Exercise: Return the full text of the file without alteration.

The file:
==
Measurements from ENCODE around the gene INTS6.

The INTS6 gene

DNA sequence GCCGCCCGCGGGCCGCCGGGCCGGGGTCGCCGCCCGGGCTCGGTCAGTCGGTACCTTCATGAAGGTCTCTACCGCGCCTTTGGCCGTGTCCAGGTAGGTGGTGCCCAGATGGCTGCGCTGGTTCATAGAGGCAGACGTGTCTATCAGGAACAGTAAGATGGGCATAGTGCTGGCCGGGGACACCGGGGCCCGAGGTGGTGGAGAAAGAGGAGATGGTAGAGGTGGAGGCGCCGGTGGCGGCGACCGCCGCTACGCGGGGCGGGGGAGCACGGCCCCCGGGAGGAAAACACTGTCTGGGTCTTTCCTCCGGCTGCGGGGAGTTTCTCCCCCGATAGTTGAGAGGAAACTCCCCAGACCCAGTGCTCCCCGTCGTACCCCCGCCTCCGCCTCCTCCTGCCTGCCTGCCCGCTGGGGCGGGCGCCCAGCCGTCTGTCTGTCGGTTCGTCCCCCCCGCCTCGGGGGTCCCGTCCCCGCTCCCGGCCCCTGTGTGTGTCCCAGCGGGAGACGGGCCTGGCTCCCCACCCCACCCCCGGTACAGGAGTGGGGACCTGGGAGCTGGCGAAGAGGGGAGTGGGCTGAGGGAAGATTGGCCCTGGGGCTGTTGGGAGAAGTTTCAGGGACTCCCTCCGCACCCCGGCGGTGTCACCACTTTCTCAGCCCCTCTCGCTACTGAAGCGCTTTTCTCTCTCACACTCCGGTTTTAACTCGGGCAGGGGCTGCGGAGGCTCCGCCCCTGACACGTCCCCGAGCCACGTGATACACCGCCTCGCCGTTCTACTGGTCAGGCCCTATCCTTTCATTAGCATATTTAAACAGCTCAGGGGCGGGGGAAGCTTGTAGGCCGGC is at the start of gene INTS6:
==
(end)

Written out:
Measurements from ENCODE around the gene INTS6.

The INTS6 gene

DNA sequence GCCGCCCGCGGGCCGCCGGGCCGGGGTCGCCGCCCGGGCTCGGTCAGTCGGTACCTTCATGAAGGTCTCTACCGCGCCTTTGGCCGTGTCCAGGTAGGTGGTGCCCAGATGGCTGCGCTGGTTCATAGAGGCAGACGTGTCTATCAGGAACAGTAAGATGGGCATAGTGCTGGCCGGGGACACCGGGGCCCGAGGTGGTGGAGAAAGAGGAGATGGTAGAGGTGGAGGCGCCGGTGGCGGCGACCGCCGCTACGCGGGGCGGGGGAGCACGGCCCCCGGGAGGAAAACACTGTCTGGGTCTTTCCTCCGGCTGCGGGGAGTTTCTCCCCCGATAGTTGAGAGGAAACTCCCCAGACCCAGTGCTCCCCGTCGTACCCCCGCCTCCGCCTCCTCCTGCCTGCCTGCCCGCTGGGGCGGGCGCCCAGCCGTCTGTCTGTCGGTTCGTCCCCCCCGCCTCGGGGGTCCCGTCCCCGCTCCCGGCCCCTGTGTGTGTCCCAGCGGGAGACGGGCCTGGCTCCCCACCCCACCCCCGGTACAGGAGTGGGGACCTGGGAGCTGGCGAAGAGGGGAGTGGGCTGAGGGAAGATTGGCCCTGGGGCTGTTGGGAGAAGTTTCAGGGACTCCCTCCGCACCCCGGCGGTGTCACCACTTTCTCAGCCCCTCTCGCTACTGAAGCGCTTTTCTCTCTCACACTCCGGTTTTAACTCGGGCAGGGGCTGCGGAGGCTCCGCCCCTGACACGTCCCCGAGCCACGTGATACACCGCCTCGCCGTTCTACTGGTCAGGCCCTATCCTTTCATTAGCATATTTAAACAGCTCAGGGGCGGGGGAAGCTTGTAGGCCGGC is at the start of gene INTS6: